Last fall at the Society of International Business Fellows’ Annual Summit in Chicago, I heard a novel idea: do you believe economic development would end the conflict between the Israelis and Palestinians? Would meaningful employment and sustainable income create prosperity for peace – not just for the current generation, but for children entering this world amidst check points, dividing walls and bombings? Because the conflict is not between Palestinians and Israelis but rather between moderates on both sides against violent extremists who seek to create havoc.
This past January 25th, Professor Klaus Schwab, Founder and Executive Chairman of the World Economic Forum in Davos, Switzerland introduced the next session by explaining, "I have the privilege to share this key session, if not the most important, at this year's meeting." He added, "We thought we should give voice to the ordinary people and you should listen."
In its basic form, Relationship Economics® is the outcome from the transformation of an organization’s most valuable business relationships into quantifiable performance, execution and results. OneVoice is amazingly doing just that – it certainly puts what we think is important in our daily functions in a new perspective. Watch this powerful video, and ask yourself: “What are you willing to do?”
Read the OneVoice Press Release
Who Moved My Career Cheese
By Jim Deupree, Managing Director - DBM ICEO
Most senior executives are part of a rapidly developing conflict. On one side is how long we intend to work, and giving meaning to our life becoming more important because we plan to work longer. On the other side are that jobs have a shorter and shorter duration for a myriad of reasons, and the persistent shift in company ownership to Private Equity Groups.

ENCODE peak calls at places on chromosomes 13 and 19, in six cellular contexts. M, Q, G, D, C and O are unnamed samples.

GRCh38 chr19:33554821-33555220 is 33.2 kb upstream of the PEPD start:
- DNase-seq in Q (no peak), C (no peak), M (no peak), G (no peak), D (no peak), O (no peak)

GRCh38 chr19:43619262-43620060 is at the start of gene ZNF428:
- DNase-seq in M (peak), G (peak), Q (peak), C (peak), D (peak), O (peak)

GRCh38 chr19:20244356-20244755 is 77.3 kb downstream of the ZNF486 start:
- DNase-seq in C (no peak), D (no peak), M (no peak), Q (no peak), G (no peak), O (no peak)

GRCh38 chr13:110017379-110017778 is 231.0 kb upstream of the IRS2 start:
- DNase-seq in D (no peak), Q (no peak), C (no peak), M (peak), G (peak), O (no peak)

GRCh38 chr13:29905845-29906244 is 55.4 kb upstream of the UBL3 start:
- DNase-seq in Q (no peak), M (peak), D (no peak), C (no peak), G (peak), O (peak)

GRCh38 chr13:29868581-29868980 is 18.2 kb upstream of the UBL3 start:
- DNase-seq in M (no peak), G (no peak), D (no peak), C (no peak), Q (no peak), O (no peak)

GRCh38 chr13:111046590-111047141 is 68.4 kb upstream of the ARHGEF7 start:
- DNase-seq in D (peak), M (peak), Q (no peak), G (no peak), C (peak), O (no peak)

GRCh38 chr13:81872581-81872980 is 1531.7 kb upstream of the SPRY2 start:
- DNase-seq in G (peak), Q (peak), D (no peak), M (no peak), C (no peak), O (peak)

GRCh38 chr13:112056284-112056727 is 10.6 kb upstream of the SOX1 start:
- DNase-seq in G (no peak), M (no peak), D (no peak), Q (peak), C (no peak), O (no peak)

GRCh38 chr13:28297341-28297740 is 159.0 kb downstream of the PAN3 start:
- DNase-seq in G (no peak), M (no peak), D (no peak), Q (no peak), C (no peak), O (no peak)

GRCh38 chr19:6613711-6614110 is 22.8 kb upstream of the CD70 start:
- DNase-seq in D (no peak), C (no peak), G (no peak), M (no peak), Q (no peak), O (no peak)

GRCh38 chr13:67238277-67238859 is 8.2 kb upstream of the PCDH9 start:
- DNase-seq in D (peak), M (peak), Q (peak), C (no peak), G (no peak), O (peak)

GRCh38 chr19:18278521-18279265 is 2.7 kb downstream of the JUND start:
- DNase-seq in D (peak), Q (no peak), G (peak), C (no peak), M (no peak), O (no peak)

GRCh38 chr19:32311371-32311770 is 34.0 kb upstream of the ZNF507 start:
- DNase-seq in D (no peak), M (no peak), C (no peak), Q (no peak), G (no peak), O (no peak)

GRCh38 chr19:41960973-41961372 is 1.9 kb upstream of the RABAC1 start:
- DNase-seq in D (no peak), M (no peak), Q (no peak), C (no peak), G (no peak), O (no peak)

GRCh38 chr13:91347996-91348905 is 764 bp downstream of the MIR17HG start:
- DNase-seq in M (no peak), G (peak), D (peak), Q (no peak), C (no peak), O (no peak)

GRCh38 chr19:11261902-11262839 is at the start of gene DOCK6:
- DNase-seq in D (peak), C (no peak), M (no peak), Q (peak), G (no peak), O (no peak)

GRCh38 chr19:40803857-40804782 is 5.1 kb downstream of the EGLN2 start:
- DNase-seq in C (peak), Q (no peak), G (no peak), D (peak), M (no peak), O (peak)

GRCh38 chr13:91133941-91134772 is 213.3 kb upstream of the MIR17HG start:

Historically we have been reactive regarding our careers – reacting to offers received, and reacting to jobs ending. We have typically had goals – but not really a proactive career management strategy. So we may intend to work longer – but will it be possible, and fulfilling, without changing one’s approach? Our cheese has moved – and we need to think about it before it is too late – and decide whether to change our approach.
Our intention to work longer is typically driven by four forces:
- Our mind is a great asset. It is healthy to keep our mind engaged, and we want to anyway. Problem solving on meaningful issues is more fun than retirement games.
- Applause. We work in part for appreciation of what we do for people, problems we solve and things we build – and we are not ready for the applause to stop.
- Asset preservation. Very few of us have traditional pensions. It was fun to start a pension, but is not fun to start drawing from savings. So we want to defer that need for a while longer.
- Too busy to develop other interests. The pressures of the work place over the past ten years have left precious little discretionary time. As a result fewer executives have developed engaging outside interests to replace involvement in work.
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Jim Deupree is Managing Director of the International Center for Executive Options. The Center works with C-suite executives in transition, or those currently employed, to understand and choose their options then proactively make their choice happen.